Policy mandating the consideration of alternatives to detention in Canada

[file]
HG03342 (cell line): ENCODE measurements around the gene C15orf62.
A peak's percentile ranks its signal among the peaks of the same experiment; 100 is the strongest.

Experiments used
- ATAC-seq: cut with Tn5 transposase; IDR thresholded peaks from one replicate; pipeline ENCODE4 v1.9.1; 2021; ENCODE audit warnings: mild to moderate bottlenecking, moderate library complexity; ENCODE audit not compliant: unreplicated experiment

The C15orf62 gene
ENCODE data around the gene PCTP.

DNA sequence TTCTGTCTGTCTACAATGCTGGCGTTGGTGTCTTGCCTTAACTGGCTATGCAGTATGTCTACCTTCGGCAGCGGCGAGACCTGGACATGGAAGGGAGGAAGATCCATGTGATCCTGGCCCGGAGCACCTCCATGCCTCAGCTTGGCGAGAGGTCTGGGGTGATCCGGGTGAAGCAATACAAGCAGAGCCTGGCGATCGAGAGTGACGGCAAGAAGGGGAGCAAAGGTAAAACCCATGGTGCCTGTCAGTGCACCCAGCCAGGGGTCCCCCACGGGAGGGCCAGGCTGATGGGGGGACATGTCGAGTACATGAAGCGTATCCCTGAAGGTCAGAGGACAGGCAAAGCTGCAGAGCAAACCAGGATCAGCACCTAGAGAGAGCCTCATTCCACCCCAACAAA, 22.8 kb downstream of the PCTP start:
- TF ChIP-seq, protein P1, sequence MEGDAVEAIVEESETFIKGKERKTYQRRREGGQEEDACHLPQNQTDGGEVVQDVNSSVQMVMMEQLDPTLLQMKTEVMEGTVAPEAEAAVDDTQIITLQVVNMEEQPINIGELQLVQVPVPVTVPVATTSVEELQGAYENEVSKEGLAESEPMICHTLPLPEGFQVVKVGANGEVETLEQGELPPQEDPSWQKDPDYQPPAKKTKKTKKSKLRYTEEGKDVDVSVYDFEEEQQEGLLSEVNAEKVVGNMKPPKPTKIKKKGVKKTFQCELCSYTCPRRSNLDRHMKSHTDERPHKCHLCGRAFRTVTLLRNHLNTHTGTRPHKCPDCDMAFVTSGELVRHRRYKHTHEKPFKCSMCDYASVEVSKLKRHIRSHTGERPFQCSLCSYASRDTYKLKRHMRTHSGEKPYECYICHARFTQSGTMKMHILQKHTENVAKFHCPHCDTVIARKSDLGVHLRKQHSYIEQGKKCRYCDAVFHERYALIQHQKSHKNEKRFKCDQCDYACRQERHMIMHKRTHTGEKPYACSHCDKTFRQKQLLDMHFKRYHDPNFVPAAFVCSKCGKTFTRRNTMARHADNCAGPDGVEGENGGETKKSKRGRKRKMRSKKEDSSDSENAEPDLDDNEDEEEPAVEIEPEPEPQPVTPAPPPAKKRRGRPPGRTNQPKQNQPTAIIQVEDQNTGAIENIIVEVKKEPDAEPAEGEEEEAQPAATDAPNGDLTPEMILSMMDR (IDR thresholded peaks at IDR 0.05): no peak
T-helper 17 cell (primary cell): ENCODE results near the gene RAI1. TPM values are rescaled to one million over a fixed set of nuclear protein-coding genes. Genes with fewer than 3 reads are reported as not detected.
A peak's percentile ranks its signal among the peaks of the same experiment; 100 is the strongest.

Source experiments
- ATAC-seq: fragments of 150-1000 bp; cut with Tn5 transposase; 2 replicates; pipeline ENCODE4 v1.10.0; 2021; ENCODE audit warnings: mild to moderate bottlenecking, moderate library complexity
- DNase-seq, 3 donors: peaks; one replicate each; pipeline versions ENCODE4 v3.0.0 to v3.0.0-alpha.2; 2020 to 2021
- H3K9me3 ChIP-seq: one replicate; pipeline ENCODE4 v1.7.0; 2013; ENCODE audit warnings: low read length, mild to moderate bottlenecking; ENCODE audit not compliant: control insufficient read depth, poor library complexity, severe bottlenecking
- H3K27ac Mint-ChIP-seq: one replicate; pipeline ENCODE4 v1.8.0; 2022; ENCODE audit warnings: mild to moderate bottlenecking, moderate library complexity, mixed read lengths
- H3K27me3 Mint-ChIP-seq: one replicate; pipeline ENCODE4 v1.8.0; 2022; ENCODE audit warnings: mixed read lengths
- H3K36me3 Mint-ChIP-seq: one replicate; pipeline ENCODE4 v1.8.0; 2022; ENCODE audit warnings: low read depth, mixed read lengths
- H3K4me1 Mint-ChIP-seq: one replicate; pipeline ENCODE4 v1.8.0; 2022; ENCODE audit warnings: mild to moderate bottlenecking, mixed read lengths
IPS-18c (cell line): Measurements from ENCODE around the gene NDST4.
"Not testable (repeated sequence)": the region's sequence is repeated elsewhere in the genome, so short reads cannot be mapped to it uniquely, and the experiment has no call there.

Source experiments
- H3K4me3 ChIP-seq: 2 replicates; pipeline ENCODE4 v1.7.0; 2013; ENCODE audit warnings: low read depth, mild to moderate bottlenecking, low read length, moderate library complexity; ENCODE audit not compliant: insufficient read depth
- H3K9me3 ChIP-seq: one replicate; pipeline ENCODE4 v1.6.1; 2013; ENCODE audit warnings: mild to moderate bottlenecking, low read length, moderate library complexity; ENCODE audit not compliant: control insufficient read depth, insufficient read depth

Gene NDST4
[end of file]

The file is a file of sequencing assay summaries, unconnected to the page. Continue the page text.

- Citizenship and Immigration Canada, Enforcement Manual 20 (ENF 20)- Officers must be aware that alternatives to detention exist. As an alternative to detention, an officer may impose conditions, require a deposit of money or direct that a person participate in a third party risk management program ( para 5.11). Officers must also consider alternatives to detention and ensure detention is avoided or considered as a last resort for: the elderly, pregnant, sick, handicapped, mentally ill, and with behavioural problems, where safety or security is not an issue - (5.13). Also, in making a decision to detain or release, officers must consider the existence of alternatives to detention (see 5.9), detention is feasible where alternatives to detention are not avaialble to mitigate any risk to public safety or flight risk (5.9).